Pulmonary hypertension is hard to diagnose early because it's not often detected in a routine physical exam. Even when the condition is more advanced, its signs and symptoms are similar to those of other heart and lung conditions.

To diagnose your condition, your doctor may review your medical and family history, discuss your signs and symptoms, and conduct a physical examination. Doctors may order several tests to diagnose pulmonary hypertension, determine the severity of your condition and find out the cause of your condition. Tests may include:

  • Echocardiogram. Sound waves can create moving images of the beating heart. An echocardiogram can help your doctor to check the size and functioning of the right ventricle, and the thickness of the right ventricle's wall. An echocardiogram can also show how well your heart chambers and valves are working. Doctors may also use this to measure the pressure in your pulmonary arteries.

    In some cases, your doctor will recommend an exercise echocardiogram to help determine how well your heart and lungs work under stress. In this test, you'll have an echocardiogram before exercising on a stationary bike or treadmill and another test immediately afterward. This could be done as an oxygen consumption test, in which you may have to wear a mask that assesses the ability of your heart and lungs to deal with oxygen and carbon dioxide.

    Other exercise tests may also be done. These tests can help determine the severity and cause of your condition. They may also be done at follow-up appointments to check that your treatments are working.

  • Chest X-ray. A chest X-ray can show images of your heart, lungs and chest. This test can show enlargement of the right ventricle of the heart or the pulmonary arteries, which can occur in pulmonary hypertension. This test can also be used to identify other conditions that may be causing pulmonary hypertension.
  • Electrocardiogram (ECG). This noninvasive test shows your heart's electrical patterns and can detect abnormal rhythms. Doctors may also be able to see signs of right ventricle enlargement or strain.
  • Right heart catheterization. After you've had an echocardiogram, if your doctor thinks you have pulmonary hypertension, you'll likely have a right heart catheterization. This test can often help confirm that you have pulmonary hypertension and determine the severity of your condition.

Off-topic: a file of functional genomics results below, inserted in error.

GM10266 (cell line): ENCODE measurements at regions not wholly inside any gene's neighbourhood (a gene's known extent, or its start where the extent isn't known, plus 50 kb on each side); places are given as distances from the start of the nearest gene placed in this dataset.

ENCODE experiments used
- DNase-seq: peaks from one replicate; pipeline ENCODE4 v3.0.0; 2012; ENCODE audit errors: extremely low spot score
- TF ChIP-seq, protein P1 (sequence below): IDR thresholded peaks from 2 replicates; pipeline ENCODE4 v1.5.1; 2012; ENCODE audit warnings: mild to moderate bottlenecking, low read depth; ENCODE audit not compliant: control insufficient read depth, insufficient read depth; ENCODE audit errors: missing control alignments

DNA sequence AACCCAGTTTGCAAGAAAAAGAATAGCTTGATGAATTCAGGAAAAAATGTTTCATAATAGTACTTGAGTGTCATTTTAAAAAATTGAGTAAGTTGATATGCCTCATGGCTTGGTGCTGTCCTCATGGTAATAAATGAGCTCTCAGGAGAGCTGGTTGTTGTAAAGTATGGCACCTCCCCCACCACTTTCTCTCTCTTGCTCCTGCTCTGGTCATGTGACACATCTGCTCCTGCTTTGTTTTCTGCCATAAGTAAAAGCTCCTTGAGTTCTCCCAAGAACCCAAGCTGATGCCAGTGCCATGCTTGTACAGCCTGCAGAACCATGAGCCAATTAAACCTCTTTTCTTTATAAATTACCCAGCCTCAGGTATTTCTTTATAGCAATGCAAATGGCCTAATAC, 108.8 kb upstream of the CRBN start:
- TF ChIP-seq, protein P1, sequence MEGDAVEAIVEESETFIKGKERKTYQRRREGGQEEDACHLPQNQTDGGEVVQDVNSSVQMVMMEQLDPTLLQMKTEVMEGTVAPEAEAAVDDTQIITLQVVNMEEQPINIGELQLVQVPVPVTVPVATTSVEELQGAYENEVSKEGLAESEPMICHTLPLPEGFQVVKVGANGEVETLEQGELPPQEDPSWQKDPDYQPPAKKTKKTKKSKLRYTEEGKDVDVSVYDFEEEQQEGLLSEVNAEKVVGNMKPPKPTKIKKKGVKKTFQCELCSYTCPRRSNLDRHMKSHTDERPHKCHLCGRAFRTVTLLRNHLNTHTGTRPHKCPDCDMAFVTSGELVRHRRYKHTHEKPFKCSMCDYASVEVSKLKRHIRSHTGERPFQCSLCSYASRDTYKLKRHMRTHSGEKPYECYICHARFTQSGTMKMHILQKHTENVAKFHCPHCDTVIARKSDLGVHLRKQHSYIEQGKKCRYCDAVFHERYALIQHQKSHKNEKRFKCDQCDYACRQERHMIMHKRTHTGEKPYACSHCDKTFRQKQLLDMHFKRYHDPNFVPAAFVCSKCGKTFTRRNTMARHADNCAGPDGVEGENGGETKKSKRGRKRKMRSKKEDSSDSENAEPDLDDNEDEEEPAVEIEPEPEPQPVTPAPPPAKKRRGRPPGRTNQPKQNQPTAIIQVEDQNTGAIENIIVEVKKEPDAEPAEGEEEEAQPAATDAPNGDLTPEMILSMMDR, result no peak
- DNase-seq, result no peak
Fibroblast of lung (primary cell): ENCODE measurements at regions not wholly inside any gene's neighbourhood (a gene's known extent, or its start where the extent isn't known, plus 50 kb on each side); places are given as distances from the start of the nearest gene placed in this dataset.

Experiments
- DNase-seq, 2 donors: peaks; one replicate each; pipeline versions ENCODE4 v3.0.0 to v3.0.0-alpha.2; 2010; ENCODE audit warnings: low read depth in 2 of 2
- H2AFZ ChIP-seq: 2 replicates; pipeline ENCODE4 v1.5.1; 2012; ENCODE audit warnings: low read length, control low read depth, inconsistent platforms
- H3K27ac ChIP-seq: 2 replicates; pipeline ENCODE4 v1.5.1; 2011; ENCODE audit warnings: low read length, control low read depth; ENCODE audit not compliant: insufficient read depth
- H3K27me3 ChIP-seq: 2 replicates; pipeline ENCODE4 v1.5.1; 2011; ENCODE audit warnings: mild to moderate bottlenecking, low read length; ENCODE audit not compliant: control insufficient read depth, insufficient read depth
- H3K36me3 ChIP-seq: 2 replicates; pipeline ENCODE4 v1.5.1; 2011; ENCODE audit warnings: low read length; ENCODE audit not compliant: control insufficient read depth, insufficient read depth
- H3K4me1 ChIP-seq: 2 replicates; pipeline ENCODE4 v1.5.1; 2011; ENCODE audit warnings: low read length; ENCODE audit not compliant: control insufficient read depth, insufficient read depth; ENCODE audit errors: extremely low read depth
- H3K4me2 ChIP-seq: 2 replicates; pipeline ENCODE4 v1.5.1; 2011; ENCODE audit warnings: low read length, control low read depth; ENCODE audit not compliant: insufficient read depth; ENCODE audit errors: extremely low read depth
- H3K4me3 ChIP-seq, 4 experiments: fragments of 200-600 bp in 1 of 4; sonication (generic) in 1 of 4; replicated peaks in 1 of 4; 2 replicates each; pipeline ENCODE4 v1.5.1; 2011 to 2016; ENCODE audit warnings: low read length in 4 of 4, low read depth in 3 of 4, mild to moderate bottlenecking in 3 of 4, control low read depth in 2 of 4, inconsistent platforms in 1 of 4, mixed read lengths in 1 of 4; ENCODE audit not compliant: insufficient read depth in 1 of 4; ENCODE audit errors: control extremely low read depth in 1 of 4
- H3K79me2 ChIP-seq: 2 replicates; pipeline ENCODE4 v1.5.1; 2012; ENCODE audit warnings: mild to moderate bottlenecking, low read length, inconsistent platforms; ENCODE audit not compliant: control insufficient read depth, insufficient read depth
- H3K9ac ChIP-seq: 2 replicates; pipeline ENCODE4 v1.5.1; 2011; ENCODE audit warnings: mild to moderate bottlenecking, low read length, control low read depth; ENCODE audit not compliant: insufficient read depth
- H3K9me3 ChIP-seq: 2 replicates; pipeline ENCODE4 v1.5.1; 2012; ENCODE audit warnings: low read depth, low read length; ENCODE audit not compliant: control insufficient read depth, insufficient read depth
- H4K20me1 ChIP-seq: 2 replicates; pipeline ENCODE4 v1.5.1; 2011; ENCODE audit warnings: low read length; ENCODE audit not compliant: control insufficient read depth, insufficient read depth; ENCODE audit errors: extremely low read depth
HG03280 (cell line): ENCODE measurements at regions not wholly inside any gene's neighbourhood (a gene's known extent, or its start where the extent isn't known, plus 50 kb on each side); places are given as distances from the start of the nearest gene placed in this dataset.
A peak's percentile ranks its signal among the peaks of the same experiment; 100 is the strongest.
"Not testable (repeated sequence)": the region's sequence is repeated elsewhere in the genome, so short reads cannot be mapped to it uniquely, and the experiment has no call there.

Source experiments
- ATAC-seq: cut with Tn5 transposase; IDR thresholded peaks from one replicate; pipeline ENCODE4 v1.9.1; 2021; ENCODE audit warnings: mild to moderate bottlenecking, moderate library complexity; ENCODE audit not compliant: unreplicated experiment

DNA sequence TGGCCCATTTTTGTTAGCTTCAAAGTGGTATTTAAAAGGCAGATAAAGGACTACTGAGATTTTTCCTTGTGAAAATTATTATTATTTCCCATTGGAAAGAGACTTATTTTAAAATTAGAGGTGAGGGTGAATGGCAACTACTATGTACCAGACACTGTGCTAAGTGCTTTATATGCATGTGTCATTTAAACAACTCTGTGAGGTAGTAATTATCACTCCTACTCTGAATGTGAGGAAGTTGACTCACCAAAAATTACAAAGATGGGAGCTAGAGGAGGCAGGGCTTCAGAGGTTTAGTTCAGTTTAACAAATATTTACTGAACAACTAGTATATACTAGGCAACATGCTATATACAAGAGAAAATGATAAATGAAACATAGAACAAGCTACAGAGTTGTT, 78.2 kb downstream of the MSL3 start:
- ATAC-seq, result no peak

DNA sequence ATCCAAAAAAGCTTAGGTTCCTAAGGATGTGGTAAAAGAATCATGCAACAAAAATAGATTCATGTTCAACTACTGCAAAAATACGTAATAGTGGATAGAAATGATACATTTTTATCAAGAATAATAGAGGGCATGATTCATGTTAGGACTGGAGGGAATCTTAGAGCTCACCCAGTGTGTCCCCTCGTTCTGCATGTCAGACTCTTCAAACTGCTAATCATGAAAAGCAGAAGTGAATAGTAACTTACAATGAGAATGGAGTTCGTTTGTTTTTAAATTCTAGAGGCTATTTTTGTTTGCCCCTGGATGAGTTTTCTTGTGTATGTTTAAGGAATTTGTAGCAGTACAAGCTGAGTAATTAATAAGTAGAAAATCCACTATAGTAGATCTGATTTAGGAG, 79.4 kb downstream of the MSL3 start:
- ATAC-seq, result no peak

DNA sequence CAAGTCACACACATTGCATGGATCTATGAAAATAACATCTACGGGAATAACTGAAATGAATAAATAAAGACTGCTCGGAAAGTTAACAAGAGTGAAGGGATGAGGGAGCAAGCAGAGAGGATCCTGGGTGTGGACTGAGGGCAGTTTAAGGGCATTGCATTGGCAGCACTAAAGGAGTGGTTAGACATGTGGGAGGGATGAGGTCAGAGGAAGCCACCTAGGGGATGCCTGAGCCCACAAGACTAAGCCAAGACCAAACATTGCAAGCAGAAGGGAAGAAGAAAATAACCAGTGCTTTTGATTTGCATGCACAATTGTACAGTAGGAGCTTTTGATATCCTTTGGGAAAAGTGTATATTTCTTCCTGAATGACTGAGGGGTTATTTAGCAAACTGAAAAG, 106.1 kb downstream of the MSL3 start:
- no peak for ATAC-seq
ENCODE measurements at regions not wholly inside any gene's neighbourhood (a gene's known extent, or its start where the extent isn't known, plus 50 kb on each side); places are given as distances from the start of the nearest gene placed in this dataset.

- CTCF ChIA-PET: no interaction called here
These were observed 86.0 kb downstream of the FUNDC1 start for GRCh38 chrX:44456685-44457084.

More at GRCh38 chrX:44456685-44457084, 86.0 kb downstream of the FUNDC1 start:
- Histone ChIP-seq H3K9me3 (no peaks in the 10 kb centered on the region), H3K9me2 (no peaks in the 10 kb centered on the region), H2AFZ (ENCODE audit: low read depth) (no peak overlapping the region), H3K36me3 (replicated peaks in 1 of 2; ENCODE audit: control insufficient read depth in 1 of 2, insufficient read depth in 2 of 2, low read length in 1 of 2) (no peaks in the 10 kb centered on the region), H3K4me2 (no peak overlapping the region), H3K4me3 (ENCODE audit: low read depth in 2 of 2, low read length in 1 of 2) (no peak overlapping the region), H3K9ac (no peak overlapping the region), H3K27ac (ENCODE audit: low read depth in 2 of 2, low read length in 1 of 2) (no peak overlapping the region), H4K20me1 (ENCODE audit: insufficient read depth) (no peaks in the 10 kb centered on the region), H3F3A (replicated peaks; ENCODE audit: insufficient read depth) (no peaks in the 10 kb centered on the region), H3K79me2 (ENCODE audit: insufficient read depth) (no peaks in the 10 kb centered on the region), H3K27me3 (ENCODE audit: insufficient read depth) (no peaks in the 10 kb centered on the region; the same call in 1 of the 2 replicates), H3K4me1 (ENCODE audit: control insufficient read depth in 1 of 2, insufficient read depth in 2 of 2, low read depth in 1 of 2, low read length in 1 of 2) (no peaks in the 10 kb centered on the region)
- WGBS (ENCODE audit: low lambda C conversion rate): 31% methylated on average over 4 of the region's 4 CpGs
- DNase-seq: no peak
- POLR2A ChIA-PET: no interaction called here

During the procedure, a cardiologist places a thin, flexible tube (catheter) into a vein in your neck or groin. The catheter is then threaded into your right ventricle and pulmonary artery.

    Right heart catheterization allows your doctor to directly measure the pressure in the main pulmonary arteries and right ventricle. It's also used to see what effect different medications may have on your pulmonary hypertension.

  • Blood tests. Your doctor might order blood tests to check for certain substances in your blood that might show you have pulmonary hypertension or its complications. Blood tests can also test for certain conditions that may be causing your condition.

Your doctor might order additional tests to check the condition of your lungs and pulmonary arteries and to determine the cause of your condition, including:

  • Computerized tomography (CT) scan. During a CT scan, you lie on a table inside a doughnut-shaped machine. CT scanning generates X-rays to produce cross-sectional images of your body. Doctors may inject a dye into your blood vessels that helps your arteries to be more visible on the CT pictures (CT angiography).

    Doctors may use this test to look at the heart's size and function and to check for blood clots in the lungs' arteries.

  • Magnetic resonance imaging (MRI). This test may be used to check the right ventricle's function and the blood flow in the lung's arteries. In this test, you lie on a movable table that slides into the tunnel. An MRI uses a magnetic field and pulses of radio wave energy to make pictures of the body.
  • Pulmonary function test. This noninvasive test measures how much air your lungs can hold, and the airflow in and out of your lungs. During the test, you'll blow into a simple instrument called a spirometer.
  • Polysomnogram. This test detects your brain activity, heart rate, blood pressure, oxygen levels and other factors while you sleep. It can help diagnose a sleep disorder such as obstructive sleep apnea.
  • Ventilation/perfusion (V/Q) scan. In this test, a tracer is injected into a vein in your arm. The tracer maps blood flow and air to your lungs. This test can be used to determine whether blood clots are causing symptoms of pulmonary hypertension.
  • Open-lung biopsy. Rarely, a doctor might recommend an open-lung biopsy. An open-lung biopsy is a type of surgery in which a small sample of tissue is removed from your lungs under general anesthesia to check for a possible secondary cause of pulmonary hypertension.

Genetic tests

If a family member has had pulmonary hypertension, your doctor might screen you for genes that are linked with pulmonary hypertension. If you test positive, your doctor might recommend that other family members be screened for the same genetic mutation.

Pulmonary hypertension classifications

Once you've been diagnosed with pulmonary hypertension, your doctor might classify the severity of your disease into one of several classes, including:

  • Class I. Although you've been diagnosed with pulmonary hypertension, you have no symptoms with normal activity.
  • Class II. You don't have symptoms at rest, but you experience symptoms such as fatigue, shortness of breath or chest pain with normal activity.
  • Class III. You're comfortable at rest, but have symptoms when you're physically active.
  • Class IV. You have symptoms with physical activity and while at rest.
March 22, 2016
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